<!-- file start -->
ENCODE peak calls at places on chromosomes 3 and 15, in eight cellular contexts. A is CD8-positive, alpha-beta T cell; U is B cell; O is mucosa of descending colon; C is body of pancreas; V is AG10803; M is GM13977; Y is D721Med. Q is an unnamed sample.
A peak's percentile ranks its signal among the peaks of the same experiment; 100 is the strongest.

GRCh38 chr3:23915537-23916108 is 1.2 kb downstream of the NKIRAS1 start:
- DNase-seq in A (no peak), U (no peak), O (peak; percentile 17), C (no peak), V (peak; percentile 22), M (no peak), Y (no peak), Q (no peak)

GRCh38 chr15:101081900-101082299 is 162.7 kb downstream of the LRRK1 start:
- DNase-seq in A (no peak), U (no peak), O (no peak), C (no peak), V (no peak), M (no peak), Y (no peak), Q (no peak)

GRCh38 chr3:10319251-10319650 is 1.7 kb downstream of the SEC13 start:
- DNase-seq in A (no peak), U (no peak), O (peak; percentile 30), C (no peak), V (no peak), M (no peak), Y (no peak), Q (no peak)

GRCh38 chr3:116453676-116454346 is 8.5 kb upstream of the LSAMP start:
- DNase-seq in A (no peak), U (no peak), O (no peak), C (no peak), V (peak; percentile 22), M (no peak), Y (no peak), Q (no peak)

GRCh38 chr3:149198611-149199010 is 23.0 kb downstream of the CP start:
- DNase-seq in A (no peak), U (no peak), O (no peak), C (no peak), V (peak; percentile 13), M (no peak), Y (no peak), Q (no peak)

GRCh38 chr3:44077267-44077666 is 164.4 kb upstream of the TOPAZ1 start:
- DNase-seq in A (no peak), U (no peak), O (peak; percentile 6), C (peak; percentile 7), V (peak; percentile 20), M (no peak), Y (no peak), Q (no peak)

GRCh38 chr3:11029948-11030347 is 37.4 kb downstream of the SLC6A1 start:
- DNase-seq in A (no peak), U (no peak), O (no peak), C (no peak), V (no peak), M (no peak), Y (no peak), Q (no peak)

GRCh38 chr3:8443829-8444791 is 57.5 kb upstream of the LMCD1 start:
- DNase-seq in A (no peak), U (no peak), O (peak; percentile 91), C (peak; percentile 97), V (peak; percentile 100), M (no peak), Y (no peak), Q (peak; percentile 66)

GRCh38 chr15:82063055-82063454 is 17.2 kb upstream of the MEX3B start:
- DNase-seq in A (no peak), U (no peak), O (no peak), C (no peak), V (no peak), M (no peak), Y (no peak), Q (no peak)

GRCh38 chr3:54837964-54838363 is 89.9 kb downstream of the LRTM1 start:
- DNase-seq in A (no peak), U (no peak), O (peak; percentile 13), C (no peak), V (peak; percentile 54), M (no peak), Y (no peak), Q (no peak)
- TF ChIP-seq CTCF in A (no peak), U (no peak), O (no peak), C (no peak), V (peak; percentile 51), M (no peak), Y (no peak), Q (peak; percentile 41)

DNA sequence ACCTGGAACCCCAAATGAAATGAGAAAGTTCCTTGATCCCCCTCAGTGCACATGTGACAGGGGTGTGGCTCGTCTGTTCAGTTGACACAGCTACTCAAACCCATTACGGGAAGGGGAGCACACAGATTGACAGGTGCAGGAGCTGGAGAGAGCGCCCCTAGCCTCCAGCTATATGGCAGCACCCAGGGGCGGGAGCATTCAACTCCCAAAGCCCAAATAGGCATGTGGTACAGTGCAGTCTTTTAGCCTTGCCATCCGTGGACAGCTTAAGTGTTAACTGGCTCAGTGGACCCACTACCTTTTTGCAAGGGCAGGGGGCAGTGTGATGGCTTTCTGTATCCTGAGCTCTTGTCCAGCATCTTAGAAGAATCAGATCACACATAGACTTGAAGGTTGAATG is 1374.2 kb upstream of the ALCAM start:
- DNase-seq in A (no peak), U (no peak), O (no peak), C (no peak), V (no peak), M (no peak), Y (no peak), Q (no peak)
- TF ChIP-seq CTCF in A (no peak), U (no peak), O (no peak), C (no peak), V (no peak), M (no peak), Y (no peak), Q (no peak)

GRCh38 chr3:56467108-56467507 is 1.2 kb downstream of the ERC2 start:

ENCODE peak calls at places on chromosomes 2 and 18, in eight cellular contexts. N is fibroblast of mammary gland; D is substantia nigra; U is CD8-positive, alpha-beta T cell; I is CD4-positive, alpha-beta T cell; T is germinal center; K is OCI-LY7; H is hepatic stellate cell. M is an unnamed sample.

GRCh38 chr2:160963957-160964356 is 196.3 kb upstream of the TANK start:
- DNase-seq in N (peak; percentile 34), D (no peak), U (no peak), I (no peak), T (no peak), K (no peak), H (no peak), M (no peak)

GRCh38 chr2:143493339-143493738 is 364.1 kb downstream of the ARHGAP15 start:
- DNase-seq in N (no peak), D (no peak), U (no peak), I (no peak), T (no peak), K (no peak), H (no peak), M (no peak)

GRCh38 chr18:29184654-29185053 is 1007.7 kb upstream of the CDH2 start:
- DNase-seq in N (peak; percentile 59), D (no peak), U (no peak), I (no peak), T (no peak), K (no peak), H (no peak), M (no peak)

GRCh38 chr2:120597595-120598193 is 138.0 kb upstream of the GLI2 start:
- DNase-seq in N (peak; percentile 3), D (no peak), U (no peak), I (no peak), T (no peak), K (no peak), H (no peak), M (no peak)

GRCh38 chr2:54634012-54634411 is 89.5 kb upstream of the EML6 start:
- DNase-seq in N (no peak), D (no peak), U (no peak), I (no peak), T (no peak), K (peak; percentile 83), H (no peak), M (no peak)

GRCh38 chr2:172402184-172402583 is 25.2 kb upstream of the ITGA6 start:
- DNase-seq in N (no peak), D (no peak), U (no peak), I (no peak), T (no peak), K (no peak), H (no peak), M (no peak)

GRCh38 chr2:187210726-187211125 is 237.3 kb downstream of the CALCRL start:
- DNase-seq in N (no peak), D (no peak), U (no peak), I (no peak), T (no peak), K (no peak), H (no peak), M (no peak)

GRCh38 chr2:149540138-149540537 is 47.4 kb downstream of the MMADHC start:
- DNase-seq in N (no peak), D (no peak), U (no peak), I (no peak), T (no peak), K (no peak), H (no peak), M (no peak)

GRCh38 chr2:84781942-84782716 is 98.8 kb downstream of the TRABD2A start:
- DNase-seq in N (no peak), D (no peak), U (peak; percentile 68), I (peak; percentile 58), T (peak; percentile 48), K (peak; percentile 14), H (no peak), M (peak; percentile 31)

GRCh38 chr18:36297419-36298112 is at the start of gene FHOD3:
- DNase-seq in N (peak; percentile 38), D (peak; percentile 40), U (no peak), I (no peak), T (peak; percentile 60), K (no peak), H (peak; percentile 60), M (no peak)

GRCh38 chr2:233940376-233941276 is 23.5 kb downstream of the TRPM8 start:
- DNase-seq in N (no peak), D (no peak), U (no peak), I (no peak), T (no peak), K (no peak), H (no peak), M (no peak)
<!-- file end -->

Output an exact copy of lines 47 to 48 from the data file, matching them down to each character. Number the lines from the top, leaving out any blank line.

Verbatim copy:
GRCh38 chr18:36297419-36298112 is at the start of gene FHOD3:
- DNase-seq in N (peak; percentile 38), D (peak; percentile 40), U (no peak), I (no peak), T (peak; percentile 60), K (no peak), H (peak; percentile 60), M (no peak)